8:16AM– I fight with a tour bus driver blocking the exit for the hotel with a 54 seat bus bound for the NASCAR Hall of Fame. He relents, moves the bus and we get on the highway.
8:20AM– I ask the tollbooth operator for a receipt for the 70 cent toll. We all have a good laugh.
8:45AM– We pull up to the venue. I cut the music (Japandroids ‘Celebration Rock’), and we assess what needs to go in now and what should wait for later.
8:46AM– I call a Lyft and pull boxes into the venue. I’m on breakfast and coffee duty. Britany says I make one helluva intern.
8:48AM– Yonathan arrives in a black Ford Focus, and takes me over to Lamplighter coffee. He’s not overly chatty and sings along to Whitney Houston’s “I’m Every Woman.” I like him.
9:01AM– Lamplighter is packed. The line is out the door, children are rearranging juice boxes as their exhausted parents try to find the words to order coffee. I order breakfast and coffee for the group (4 meat, 2 veggie options, 3 cold brews-one with milk, 1 iced latte, 1 pour over-Central American preferred).
9:21AM– The order comes. I call another Lyft.
9:22AM– A runner trips and falls steps away from where I’m standing with the tray full of coffee and breakfast sandwiches. I put them down and try to help him to his feet. He can’t make it, so I get him a water instead. The barista calls an ambulance, and I feel like he’s taken care of enough to get in the Lyft that’s just arrived.
9:23AM– A wave of panic rolls over me when I realize that this morning I didn’t see the box of zines I fought for last night. I text Kwon who last had them. He says he’s on it. I know he is.
9:33AM– Back to Hofheimer. Kwon is gone. He’s taken the van to pick up the zines from a very nice man who drove his Lyft last night (who thankfully responded when he called). I make sure Britany, Liz and Jenny have coffee and food. We eat, we look over the plans for the day.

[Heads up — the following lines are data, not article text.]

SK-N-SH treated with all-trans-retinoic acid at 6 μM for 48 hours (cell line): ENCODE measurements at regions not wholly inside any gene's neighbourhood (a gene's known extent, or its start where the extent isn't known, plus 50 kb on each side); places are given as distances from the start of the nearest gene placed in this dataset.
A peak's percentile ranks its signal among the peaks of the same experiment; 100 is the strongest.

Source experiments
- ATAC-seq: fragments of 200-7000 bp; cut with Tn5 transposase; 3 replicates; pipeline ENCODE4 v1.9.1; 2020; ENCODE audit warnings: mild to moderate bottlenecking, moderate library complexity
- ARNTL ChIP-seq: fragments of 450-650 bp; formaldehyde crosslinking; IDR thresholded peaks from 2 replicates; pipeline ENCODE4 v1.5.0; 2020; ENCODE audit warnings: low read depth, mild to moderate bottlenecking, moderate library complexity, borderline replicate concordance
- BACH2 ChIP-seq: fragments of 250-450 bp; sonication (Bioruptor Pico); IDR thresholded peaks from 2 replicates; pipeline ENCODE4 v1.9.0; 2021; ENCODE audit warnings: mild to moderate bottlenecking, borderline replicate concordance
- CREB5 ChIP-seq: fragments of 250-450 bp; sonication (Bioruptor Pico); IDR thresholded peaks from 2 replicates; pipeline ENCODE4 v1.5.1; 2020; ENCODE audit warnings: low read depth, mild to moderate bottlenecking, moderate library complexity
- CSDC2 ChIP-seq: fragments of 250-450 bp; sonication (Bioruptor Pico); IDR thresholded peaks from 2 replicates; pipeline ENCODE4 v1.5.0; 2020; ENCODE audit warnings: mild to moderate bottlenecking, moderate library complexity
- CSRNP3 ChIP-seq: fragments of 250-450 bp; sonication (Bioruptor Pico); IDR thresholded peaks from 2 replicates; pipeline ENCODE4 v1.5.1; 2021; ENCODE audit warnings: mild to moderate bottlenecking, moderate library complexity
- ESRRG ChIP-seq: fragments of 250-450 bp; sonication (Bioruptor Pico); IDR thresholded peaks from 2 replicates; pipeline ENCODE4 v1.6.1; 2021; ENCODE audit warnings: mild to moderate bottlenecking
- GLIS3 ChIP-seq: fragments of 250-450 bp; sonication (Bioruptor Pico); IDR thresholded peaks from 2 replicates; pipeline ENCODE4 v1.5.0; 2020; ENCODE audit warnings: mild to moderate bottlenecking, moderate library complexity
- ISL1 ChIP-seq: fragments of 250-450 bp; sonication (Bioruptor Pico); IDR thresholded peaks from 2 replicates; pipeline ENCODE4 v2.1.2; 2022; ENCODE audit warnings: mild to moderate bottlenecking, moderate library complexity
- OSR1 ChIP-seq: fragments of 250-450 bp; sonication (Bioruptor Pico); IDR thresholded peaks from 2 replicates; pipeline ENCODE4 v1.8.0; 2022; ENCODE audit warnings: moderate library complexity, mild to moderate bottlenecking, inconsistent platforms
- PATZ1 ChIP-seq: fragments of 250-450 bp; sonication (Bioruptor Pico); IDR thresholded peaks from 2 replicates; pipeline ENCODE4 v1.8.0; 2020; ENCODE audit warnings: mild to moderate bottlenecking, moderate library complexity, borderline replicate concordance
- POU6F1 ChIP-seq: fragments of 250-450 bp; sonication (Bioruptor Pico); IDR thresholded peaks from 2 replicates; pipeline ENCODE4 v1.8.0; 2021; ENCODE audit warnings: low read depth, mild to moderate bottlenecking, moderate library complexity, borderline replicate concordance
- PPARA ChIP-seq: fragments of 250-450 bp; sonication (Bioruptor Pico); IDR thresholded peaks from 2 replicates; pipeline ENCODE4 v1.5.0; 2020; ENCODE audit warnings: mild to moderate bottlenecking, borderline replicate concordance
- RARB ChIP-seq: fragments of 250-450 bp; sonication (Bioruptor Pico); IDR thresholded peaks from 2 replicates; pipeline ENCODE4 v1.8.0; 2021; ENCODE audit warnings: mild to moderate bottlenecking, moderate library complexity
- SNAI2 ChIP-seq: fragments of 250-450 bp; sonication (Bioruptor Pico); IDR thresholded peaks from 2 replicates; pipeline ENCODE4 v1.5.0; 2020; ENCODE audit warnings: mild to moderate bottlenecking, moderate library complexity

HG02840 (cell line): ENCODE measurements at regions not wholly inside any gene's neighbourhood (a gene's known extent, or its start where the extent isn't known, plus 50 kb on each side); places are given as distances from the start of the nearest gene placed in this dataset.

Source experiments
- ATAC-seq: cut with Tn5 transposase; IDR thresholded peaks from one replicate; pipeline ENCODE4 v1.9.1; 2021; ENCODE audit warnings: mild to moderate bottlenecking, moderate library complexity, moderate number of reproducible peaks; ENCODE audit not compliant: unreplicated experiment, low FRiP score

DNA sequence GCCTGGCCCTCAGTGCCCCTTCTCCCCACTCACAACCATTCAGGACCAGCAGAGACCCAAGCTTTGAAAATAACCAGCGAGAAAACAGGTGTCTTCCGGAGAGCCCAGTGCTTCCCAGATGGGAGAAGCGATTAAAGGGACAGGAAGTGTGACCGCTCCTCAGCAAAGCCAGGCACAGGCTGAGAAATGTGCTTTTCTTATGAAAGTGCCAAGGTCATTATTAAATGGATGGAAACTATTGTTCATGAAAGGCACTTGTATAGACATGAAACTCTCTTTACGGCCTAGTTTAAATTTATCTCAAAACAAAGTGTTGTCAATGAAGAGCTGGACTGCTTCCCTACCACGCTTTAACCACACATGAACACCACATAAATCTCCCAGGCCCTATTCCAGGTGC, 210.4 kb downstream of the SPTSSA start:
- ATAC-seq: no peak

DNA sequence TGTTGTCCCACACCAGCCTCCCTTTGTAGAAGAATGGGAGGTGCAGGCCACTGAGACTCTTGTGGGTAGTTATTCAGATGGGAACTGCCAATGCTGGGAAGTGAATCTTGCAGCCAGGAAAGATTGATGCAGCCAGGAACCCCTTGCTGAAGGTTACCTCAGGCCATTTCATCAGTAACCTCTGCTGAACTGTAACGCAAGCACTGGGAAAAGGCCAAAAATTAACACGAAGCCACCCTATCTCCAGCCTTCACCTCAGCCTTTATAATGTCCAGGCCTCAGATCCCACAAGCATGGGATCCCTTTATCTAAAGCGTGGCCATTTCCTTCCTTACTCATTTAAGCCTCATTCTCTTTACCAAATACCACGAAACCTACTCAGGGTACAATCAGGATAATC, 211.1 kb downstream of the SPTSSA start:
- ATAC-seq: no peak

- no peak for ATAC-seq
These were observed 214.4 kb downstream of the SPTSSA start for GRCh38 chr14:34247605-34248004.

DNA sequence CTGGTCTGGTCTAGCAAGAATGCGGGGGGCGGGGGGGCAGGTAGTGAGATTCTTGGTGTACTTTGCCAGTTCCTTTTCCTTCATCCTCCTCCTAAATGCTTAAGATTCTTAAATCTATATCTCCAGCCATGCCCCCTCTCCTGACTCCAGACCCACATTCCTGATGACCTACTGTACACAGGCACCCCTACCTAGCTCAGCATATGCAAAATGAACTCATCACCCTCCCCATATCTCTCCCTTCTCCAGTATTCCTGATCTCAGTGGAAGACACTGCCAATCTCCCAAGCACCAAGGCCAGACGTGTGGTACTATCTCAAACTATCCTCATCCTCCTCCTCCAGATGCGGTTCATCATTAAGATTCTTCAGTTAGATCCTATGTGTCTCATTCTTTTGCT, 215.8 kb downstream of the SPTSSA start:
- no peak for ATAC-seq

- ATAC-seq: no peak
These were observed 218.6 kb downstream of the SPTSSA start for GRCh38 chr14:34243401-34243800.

Bar Institute Econo | Bartender Atlas

Photo: Jenny Thomas

9:35AM– Amie Ward, our first presenter and dear friend, walks in the door. We all jump out of our seats to greet her.
9:40AM– I sort through the tools and ingredients to make the jello shots we’re serving later. I don’t have the zines or the tools (which are in the van) so I make it work with two pitchers and the straws on the bar. It’s not ideal, but they set up fairly quickly. So, I call it a win even though I’m covered in gelatin.
9:55AM– Our first guest walks in the door. It’s going to be a slow start today. He comes over to our jello shot prep station, and we chat about his time in Philadelphia and NYC. We have many mutual friends, which makes sense since he’s a genuinely nice guy. Together, we decide to try our hand at making vermouth gummy bears.
10:10AM– Amie kicks off the day with her functional movement for the contemporary bartender class. There are four of us in the room.
10:15AM– Now five.
10:21AM– Now seven.
10:45AM– Now twelve. Amie is rolling out their sore muscles with metallic pink teeballs. I wish every bartender had access to this information (and knew Amie).
11:00AM– Kwon is back. Zines get sorted, covered. The cover of this particular zine is more triggering than our last three, so we decide to cover it in a blank sheet of paper before we hand them out.
11:05AM– I get back into the van and pull the signs, sound system and a few of the garnishes we’ll need tonight. The van somehow needs to be reorganized. I quickly move some glassware, pull some trash and get back inside.
11:15AM– Amie is wrapping up, and Kailyn our next presenter is getting ready. Britany asks me to create a new login on my old laptop so Kailyn has somewhere to present. The computer crashes three times, but I get it on the fourth.
11:22AM– Back to building the signs, cleaning the bar.
11:30AM– Kailyn Tingle starts her presentation on preventing sexual assault and avoiding bystanderism. The room is filling up, and I’m grateful for that. This is important. This is why we’re on this tour.
11:47AM– Emails are piling up, even on Sunday. So, I excuse myself and walk down to a nearby coffee shop to focus on the other work that has to get done while we’re out here.
12:02PM– I order a Yama Cold Drip coffee (which seems to be the specialty of the house) and I open my laptop. The next four hours will be spent answering emails and welcoming the new Campers to Camp Runamok. I’ll spare you the details.
4:01PM– I pack up. I stayed an hour longer than I wanted in this coffee shop. I’m still not nearly done with the work I need to complete. There’s a plan for a brand partner that needs finishing. There are dozens of emails that need answering. There are blog posts that need to be written. But, before I can get to any of that, we have a popup to host tonight.